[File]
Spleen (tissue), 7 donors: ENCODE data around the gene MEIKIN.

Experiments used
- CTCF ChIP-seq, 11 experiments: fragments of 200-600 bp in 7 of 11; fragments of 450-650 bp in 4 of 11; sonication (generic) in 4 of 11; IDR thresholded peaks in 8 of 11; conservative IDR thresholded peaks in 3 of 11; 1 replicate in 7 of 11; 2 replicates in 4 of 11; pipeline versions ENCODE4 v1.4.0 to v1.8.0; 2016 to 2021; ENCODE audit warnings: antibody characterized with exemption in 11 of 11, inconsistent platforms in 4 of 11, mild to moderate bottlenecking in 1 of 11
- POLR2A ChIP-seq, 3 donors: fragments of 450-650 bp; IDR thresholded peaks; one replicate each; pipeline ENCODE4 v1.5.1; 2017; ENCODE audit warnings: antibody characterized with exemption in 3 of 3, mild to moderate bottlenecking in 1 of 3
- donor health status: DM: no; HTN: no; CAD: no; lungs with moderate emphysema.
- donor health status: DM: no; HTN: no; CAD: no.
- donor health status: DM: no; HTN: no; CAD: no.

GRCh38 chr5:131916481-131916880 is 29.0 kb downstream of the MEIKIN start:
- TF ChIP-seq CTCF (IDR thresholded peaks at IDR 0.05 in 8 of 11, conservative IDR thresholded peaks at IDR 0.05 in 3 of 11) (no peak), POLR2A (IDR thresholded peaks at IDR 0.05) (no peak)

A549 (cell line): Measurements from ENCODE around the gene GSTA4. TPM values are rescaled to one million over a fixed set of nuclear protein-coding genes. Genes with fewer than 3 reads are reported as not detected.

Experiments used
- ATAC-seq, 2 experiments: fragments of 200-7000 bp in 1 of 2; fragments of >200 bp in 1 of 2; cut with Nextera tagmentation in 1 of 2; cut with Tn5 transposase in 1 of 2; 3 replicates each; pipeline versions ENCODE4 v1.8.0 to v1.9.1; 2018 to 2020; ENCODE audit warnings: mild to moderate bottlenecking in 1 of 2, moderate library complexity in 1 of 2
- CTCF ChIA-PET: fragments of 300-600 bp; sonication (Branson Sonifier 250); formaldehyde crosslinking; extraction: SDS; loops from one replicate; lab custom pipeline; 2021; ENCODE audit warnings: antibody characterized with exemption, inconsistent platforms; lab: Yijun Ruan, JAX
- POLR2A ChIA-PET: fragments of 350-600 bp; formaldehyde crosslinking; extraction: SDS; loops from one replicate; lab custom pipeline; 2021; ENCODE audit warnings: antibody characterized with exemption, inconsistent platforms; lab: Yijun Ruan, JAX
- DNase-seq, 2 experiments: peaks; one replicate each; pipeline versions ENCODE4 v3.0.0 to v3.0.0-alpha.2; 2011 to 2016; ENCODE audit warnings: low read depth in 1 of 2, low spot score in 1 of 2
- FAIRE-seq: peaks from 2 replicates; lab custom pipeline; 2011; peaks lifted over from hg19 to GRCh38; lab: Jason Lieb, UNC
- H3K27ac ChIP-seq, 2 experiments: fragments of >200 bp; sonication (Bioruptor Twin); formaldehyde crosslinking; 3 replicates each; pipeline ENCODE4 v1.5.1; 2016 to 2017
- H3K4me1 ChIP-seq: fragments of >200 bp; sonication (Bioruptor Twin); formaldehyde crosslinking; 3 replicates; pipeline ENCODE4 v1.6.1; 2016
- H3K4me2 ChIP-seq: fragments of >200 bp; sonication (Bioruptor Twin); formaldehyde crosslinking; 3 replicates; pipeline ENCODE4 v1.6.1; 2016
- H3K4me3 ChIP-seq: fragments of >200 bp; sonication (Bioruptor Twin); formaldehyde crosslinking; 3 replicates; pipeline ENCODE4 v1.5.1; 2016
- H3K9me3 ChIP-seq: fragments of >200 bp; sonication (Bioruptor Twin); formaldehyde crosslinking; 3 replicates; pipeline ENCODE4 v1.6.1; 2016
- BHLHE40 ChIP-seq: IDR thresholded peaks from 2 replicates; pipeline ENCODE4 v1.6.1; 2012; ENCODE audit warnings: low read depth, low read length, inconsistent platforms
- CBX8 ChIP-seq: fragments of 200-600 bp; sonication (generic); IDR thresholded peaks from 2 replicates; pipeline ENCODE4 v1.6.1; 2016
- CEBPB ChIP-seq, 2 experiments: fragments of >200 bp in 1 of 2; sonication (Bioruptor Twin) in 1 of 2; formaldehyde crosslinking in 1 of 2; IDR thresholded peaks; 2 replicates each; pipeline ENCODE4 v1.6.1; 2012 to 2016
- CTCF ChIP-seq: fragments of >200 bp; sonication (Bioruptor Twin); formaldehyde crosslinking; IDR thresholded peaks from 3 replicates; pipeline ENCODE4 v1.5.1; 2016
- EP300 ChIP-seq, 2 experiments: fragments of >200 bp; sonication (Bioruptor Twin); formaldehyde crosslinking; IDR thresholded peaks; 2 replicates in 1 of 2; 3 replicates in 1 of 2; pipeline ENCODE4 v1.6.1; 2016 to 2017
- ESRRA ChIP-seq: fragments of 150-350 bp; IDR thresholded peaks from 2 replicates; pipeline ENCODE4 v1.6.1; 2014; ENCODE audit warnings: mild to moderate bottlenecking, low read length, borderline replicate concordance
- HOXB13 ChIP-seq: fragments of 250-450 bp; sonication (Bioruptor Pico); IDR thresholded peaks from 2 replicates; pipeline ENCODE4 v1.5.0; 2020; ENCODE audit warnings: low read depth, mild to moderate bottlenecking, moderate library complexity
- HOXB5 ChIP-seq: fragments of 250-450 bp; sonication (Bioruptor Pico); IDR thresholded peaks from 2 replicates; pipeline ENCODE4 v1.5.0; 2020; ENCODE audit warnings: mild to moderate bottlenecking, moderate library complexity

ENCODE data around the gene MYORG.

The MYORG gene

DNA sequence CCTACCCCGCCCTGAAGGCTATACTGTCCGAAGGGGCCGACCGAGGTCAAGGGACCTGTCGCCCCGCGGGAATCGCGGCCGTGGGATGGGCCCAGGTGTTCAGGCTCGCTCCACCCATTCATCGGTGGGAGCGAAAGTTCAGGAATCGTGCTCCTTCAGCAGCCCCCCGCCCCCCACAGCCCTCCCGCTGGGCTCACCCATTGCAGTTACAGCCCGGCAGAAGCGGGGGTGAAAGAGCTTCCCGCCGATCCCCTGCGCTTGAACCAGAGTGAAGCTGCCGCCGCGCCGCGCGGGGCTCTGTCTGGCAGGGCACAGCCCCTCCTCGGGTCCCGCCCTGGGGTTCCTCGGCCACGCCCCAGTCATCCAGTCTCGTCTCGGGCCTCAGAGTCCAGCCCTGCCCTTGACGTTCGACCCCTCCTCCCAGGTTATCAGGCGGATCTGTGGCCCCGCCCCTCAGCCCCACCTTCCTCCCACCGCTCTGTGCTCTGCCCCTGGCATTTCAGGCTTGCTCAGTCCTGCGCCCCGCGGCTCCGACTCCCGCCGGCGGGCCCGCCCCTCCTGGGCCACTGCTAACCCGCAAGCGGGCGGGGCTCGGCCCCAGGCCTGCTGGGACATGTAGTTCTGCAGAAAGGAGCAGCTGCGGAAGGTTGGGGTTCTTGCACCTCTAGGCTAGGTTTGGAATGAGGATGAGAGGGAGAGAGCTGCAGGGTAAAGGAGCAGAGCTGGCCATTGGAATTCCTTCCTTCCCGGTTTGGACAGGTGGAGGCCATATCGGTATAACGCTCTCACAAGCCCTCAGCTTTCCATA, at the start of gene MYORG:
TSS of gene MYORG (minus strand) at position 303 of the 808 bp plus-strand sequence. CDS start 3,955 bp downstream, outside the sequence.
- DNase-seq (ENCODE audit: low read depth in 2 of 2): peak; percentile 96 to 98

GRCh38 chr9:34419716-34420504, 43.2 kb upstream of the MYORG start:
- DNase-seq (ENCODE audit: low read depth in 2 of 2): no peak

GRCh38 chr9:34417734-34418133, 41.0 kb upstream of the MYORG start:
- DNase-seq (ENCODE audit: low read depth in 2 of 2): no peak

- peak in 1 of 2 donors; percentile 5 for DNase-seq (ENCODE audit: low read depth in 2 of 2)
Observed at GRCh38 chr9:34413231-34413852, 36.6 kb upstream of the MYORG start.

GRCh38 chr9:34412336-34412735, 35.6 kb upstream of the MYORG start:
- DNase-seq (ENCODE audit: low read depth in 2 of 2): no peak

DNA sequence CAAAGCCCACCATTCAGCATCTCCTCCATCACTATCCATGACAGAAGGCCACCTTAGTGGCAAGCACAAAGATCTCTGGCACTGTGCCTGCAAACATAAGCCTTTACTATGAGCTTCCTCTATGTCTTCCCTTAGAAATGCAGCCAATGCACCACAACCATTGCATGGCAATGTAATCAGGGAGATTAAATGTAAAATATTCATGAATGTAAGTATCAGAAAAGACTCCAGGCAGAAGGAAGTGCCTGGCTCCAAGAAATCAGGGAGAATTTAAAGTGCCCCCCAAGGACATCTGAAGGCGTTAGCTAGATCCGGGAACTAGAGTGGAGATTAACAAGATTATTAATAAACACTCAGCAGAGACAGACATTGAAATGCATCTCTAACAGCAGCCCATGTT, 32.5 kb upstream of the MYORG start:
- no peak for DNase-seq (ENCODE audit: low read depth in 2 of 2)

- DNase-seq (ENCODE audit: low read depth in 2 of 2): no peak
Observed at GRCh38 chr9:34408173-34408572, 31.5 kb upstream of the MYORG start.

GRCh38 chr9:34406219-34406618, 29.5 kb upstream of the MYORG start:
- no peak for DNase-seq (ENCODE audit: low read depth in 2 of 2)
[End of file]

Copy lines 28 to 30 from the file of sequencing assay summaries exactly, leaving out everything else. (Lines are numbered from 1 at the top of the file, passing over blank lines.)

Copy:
- HOXB13 ChIP-seq: fragments of 250-450 bp; sonication (Bioruptor Pico); IDR thresholded peaks from 2 replicates; pipeline ENCODE4 v1.5.0; 2020; ENCODE audit warnings: low read depth, mild to moderate bottlenecking, moderate library complexity
- HOXB5 ChIP-seq: fragments of 250-450 bp; sonication (Bioruptor Pico); IDR thresholded peaks from 2 replicates; pipeline ENCODE4 v1.5.0; 2020; ENCODE audit warnings: mild to moderate bottlenecking, moderate library complexity

ENCODE data around the gene MYORG.